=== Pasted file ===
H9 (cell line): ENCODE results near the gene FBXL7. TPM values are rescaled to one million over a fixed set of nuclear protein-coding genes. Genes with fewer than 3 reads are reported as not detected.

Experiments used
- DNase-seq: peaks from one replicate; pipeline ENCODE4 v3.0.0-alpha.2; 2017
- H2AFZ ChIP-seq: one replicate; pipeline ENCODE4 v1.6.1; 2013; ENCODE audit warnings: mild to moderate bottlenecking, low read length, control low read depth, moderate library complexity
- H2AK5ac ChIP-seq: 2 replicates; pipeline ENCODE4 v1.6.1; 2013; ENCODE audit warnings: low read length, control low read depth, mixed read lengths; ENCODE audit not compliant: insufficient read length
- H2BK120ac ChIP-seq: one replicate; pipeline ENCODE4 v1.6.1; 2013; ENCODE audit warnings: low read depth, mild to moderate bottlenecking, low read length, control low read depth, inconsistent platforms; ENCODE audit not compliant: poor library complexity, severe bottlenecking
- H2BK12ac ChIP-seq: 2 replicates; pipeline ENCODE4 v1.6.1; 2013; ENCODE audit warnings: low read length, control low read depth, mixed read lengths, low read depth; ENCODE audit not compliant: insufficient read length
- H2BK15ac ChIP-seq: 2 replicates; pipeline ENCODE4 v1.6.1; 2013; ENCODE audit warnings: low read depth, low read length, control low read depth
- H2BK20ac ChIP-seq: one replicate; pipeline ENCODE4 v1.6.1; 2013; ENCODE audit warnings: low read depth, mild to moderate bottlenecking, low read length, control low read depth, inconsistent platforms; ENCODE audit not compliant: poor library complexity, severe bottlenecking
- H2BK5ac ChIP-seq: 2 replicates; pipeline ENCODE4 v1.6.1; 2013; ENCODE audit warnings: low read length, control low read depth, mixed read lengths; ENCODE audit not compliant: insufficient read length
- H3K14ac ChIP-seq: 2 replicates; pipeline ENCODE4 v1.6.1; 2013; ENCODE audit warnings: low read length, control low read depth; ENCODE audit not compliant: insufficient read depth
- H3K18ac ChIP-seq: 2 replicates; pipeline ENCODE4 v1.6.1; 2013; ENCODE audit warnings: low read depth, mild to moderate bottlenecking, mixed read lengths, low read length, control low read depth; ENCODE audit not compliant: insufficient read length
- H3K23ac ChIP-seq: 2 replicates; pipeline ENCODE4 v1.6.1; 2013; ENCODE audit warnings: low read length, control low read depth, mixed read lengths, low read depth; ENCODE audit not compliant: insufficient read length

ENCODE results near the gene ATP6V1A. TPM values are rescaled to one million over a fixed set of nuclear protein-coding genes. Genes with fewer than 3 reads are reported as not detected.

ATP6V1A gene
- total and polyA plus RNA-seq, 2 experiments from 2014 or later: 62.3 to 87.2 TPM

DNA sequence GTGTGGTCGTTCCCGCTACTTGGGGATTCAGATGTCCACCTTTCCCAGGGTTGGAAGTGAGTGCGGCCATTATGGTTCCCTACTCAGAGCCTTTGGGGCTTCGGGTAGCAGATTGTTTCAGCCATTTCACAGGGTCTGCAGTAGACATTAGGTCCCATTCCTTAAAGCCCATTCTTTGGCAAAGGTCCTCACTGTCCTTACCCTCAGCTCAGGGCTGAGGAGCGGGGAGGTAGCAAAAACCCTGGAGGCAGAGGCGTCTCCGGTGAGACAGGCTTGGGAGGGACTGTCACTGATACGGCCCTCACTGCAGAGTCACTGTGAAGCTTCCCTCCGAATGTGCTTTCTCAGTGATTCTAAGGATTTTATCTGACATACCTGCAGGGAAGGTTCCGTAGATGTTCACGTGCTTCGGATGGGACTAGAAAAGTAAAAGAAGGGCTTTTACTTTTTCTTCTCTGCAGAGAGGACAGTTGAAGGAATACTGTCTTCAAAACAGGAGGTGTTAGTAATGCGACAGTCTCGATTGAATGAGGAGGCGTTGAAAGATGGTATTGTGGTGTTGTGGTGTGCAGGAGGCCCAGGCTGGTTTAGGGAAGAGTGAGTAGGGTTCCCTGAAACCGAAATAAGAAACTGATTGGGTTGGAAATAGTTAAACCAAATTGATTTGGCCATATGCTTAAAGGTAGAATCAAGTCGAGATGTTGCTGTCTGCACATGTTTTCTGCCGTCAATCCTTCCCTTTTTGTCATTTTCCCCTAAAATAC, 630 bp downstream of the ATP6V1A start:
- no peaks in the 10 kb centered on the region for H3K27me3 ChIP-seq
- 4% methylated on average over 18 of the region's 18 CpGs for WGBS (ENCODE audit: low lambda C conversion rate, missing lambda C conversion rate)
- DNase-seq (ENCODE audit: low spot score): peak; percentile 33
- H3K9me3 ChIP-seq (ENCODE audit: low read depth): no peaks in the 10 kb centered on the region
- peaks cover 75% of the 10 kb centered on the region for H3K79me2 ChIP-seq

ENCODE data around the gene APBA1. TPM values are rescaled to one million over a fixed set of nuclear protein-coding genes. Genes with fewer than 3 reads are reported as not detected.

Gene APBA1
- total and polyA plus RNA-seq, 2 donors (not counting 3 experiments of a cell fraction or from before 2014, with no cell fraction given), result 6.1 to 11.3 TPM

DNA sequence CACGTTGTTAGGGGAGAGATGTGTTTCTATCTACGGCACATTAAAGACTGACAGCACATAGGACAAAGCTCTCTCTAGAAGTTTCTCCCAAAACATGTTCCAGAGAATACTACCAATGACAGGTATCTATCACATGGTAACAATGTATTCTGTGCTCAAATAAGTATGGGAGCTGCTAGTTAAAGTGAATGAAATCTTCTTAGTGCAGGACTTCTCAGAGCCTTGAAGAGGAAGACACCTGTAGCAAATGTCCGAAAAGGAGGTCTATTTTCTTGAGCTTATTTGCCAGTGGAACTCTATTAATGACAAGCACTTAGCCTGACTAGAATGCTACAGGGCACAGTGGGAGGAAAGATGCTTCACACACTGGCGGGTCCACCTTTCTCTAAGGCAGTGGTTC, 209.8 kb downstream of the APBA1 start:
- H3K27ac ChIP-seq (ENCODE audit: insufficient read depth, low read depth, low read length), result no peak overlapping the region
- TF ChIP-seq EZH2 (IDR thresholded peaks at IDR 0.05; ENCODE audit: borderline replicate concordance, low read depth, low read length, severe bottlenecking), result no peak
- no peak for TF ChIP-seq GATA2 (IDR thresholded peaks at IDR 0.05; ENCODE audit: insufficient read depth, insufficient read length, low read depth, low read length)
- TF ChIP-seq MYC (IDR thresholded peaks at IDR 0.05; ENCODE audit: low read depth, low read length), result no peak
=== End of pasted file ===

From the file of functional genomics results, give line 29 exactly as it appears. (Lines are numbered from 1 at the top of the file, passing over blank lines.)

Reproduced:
- no peak for TF ChIP-seq GATA2 (IDR thresholded peaks at IDR 0.05; ENCODE audit: insufficient read depth, insufficient read length, low read depth, low read length)